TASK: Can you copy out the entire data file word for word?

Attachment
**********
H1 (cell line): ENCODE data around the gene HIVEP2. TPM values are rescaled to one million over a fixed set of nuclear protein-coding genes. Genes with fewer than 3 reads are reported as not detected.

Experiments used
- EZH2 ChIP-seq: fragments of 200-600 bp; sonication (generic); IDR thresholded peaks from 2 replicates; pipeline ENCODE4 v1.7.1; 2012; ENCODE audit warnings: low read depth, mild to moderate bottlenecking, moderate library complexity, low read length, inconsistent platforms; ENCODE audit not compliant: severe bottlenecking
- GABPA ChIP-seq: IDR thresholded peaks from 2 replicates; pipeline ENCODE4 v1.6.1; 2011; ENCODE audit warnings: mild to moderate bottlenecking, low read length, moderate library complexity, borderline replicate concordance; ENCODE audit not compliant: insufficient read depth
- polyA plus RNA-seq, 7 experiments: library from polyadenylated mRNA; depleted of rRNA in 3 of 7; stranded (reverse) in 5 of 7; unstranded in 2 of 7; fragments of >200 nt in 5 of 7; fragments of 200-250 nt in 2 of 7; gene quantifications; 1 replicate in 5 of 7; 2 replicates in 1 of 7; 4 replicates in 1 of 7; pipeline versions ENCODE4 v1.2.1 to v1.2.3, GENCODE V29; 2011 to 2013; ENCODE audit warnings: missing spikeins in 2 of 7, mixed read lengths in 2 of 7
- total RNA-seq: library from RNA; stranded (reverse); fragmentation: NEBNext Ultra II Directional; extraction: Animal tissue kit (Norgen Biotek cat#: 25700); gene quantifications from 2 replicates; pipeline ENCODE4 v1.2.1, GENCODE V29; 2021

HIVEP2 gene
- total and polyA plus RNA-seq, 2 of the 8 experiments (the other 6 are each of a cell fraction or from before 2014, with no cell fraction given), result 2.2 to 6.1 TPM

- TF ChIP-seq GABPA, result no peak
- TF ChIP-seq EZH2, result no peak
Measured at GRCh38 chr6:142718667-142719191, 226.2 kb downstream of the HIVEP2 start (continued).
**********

H1 (cell line): ENCODE data around the gene HIVEP2. TPM values are rescaled to one million over a fixed set of nuclear protein-coding genes. Genes with fewer than 3 reads are reported as not detected.

Experiments used
- EZH2 ChIP-seq: fragments of 200-600 bp; sonication (generic); IDR thresholded peaks from 2 replicates; pipeline ENCODE4 v1.7.1; 2012; ENCODE audit warnings: low read depth, mild to moderate bottlenecking, moderate library complexity, low read length, inconsistent platforms; ENCODE audit not compliant: severe bottlenecking
- GABPA ChIP-seq: IDR thresholded peaks from 2 replicates; pipeline ENCODE4 v1.6.1; 2011; ENCODE audit warnings: mild to moderate bottlenecking, low read length, moderate library complexity, borderline replicate concordance; ENCODE audit not compliant: insufficient read depth
- polyA plus RNA-seq, 7 experiments: library from polyadenylated mRNA; depleted of rRNA in 3 of 7; stranded (reverse) in 5 of 7; unstranded in 2 of 7; fragments of >200 nt in 5 of 7; fragments of 200-250 nt in 2 of 7; gene quantifications; 1 replicate in 5 of 7; 2 replicates in 1 of 7; 4 replicates in 1 of 7; pipeline versions ENCODE4 v1.2.1 to v1.2.3, GENCODE V29; 2011 to 2013; ENCODE audit warnings: missing spikeins in 2 of 7, mixed read lengths in 2 of 7
- total RNA-seq: library from RNA; stranded (reverse); fragmentation: NEBNext Ultra II Directional; extraction: Animal tissue kit (Norgen Biotek cat#: 25700); gene quantifications from 2 replicates; pipeline ENCODE4 v1.2.1, GENCODE V29; 2021

HIVEP2 gene
- total and polyA plus RNA-seq, 2 of the 8 experiments (the other 6 are each of a cell fraction or from before 2014, with no cell fraction given), result 2.2 to 6.1 TPM

- TF ChIP-seq GABPA, result no peak
- TF ChIP-seq EZH2, result no peak
Measured at GRCh38 chr6:142718667-142719191, 226.2 kb downstream of the HIVEP2 start (continued).